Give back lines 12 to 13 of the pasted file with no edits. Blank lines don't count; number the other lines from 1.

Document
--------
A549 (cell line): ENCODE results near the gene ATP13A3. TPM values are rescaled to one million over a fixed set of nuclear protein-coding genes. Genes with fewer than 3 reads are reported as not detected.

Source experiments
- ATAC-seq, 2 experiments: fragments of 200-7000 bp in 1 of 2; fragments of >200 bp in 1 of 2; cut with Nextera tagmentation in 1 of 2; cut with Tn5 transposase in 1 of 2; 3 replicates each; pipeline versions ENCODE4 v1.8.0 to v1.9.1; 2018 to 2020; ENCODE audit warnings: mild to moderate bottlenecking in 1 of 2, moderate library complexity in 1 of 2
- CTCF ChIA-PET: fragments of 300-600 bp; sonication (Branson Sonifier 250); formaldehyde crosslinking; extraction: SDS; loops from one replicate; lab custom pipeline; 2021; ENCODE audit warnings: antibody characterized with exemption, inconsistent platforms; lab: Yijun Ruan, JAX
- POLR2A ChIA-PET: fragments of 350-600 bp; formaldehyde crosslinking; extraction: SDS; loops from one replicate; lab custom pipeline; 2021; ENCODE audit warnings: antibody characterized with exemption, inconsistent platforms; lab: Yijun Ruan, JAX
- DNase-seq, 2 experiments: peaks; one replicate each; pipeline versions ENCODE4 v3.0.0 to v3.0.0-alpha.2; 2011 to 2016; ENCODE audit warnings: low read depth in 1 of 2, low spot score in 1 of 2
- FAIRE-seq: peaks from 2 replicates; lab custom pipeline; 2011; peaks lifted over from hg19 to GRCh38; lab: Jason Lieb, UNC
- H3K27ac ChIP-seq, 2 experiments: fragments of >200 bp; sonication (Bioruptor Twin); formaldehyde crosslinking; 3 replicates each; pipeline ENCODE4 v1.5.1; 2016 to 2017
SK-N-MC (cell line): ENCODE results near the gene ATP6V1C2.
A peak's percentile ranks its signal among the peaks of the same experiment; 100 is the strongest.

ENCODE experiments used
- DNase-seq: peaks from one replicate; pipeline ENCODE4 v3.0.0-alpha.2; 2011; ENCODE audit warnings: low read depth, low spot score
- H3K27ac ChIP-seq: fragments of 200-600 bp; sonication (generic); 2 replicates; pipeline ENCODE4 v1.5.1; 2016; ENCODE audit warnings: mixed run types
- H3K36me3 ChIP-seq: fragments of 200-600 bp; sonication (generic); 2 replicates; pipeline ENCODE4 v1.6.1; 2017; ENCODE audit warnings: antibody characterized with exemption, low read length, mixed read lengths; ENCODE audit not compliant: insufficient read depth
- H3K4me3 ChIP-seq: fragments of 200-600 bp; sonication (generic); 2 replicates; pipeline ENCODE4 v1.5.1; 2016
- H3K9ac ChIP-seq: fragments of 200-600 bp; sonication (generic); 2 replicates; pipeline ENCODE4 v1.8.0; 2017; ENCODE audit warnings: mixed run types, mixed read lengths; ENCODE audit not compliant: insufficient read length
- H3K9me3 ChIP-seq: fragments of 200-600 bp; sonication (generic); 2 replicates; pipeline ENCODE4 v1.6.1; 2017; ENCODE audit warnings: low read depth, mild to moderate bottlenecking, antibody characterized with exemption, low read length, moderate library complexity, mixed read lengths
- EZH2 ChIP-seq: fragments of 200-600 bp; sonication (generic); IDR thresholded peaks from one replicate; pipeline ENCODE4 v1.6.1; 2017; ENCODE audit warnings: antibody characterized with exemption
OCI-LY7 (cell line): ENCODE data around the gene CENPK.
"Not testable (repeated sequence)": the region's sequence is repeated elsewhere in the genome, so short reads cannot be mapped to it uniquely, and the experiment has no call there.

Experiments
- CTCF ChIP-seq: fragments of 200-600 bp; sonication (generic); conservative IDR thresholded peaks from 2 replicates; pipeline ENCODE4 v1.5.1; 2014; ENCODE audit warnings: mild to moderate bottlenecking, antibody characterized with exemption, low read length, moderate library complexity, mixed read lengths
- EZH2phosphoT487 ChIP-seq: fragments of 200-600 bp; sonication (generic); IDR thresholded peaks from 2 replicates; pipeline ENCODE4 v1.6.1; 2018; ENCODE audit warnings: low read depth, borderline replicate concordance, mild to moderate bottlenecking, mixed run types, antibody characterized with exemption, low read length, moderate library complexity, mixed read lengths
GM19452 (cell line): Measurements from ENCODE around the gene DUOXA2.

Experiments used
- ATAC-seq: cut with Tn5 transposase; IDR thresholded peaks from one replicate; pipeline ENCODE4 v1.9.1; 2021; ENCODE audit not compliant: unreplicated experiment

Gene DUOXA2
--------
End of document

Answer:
- DNase-seq: peaks from one replicate; pipeline ENCODE4 v3.0.0-alpha.2; 2011; ENCODE audit warnings: low read depth, low spot score
- H3K27ac ChIP-seq: fragments of 200-600 bp; sonication (generic); 2 replicates; pipeline ENCODE4 v1.5.1; 2016; ENCODE audit warnings: mixed run types